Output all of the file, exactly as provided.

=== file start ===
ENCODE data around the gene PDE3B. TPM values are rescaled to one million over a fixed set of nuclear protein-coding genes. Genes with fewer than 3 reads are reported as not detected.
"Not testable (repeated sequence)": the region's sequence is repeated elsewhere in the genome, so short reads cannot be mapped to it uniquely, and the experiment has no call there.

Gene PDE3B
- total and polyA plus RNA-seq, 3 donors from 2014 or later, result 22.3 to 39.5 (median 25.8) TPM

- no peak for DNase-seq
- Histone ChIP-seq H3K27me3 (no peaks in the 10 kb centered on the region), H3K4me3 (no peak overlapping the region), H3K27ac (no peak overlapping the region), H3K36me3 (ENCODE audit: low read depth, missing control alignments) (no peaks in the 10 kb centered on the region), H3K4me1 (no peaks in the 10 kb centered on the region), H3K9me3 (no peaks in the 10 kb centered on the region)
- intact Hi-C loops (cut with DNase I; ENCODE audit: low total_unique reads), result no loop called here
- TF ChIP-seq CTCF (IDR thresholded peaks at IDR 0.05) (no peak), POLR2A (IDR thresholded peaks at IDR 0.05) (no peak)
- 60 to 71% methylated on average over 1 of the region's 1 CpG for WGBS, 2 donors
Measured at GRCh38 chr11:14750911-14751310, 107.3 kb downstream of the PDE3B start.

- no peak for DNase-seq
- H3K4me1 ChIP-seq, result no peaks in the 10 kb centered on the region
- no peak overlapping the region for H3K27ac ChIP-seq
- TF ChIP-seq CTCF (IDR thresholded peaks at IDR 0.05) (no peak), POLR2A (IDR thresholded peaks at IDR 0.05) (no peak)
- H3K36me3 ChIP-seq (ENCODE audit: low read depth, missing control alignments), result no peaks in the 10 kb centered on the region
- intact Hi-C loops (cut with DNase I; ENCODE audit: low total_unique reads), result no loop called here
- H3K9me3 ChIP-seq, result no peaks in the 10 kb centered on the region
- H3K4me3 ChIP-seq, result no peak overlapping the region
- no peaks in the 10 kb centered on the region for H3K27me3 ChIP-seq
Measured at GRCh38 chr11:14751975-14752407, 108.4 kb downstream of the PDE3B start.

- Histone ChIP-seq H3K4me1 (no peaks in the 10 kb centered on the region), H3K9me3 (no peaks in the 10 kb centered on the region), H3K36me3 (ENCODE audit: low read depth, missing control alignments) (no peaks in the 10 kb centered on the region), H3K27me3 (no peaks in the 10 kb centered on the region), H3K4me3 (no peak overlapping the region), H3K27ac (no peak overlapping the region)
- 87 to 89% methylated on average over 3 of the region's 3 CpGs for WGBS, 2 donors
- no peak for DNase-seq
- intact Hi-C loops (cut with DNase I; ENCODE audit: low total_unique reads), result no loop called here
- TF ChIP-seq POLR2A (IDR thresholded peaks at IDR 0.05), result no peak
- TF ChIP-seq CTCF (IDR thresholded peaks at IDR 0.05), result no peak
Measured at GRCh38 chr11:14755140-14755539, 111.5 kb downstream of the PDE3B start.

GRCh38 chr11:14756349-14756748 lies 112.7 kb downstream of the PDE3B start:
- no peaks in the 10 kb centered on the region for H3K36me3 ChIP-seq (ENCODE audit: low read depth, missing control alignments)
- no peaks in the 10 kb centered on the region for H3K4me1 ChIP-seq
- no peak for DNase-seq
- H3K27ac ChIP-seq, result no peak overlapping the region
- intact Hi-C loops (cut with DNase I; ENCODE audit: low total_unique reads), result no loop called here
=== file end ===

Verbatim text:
ENCODE data around the gene PDE3B. TPM values are rescaled to one million over a fixed set of nuclear protein-coding genes. Genes with fewer than 3 reads are reported as not detected.
"Not testable (repeated sequence)": the region's sequence is repeated elsewhere in the genome, so short reads cannot be mapped to it uniquely, and the experiment has no call there.

Gene PDE3B
- total and polyA plus RNA-seq, 3 donors from 2014 or later, result 22.3 to 39.5 (median 25.8) TPM

- no peak for DNase-seq
- Histone ChIP-seq H3K27me3 (no peaks in the 10 kb centered on the region), H3K4me3 (no peak overlapping the region), H3K27ac (no peak overlapping the region), H3K36me3 (ENCODE audit: low read depth, missing control alignments) (no peaks in the 10 kb centered on the region), H3K4me1 (no peaks in the 10 kb centered on the region), H3K9me3 (no peaks in the 10 kb centered on the region)
- intact Hi-C loops (cut with DNase I; ENCODE audit: low total_unique reads), result no loop called here
- TF ChIP-seq CTCF (IDR thresholded peaks at IDR 0.05) (no peak), POLR2A (IDR thresholded peaks at IDR 0.05) (no peak)
- 60 to 71% methylated on average over 1 of the region's 1 CpG for WGBS, 2 donors
Measured at GRCh38 chr11:14750911-14751310, 107.3 kb downstream of the PDE3B start.

- no peak for DNase-seq
- H3K4me1 ChIP-seq, result no peaks in the 10 kb centered on the region
- no peak overlapping the region for H3K27ac ChIP-seq
- TF ChIP-seq CTCF (IDR thresholded peaks at IDR 0.05) (no peak), POLR2A (IDR thresholded peaks at IDR 0.05) (no peak)
- H3K36me3 ChIP-seq (ENCODE audit: low read depth, missing control alignments), result no peaks in the 10 kb centered on the region
- intact Hi-C loops (cut with DNase I; ENCODE audit: low total_unique reads), result no loop called here
- H3K9me3 ChIP-seq, result no peaks in the 10 kb centered on the region
- H3K4me3 ChIP-seq, result no peak overlapping the region
- no peaks in the 10 kb centered on the region for H3K27me3 ChIP-seq
Measured at GRCh38 chr11:14751975-14752407, 108.4 kb downstream of the PDE3B start.

- Histone ChIP-seq H3K4me1 (no peaks in the 10 kb centered on the region), H3K9me3 (no peaks in the 10 kb centered on the region), H3K36me3 (ENCODE audit: low read depth, missing control alignments) (no peaks in the 10 kb centered on the region), H3K27me3 (no peaks in the 10 kb centered on the region), H3K4me3 (no peak overlapping the region), H3K27ac (no peak overlapping the region)
- 87 to 89% methylated on average over 3 of the region's 3 CpGs for WGBS, 2 donors
- no peak for DNase-seq
- intact Hi-C loops (cut with DNase I; ENCODE audit: low total_unique reads), result no loop called here
- TF ChIP-seq POLR2A (IDR thresholded peaks at IDR 0.05), result no peak
- TF ChIP-seq CTCF (IDR thresholded peaks at IDR 0.05), result no peak
Measured at GRCh38 chr11:14755140-14755539, 111.5 kb downstream of the PDE3B start.

GRCh38 chr11:14756349-14756748 lies 112.7 kb downstream of the PDE3B start:
- no peaks in the 10 kb centered on the region for H3K36me3 ChIP-seq (ENCODE audit: low read depth, missing control alignments)
- no peaks in the 10 kb centered on the region for H3K4me1 ChIP-seq
- no peak for DNase-seq
- H3K27ac ChIP-seq, result no peak overlapping the region
- intact Hi-C loops (cut with DNase I; ENCODE audit: low total_unique reads), result no loop called here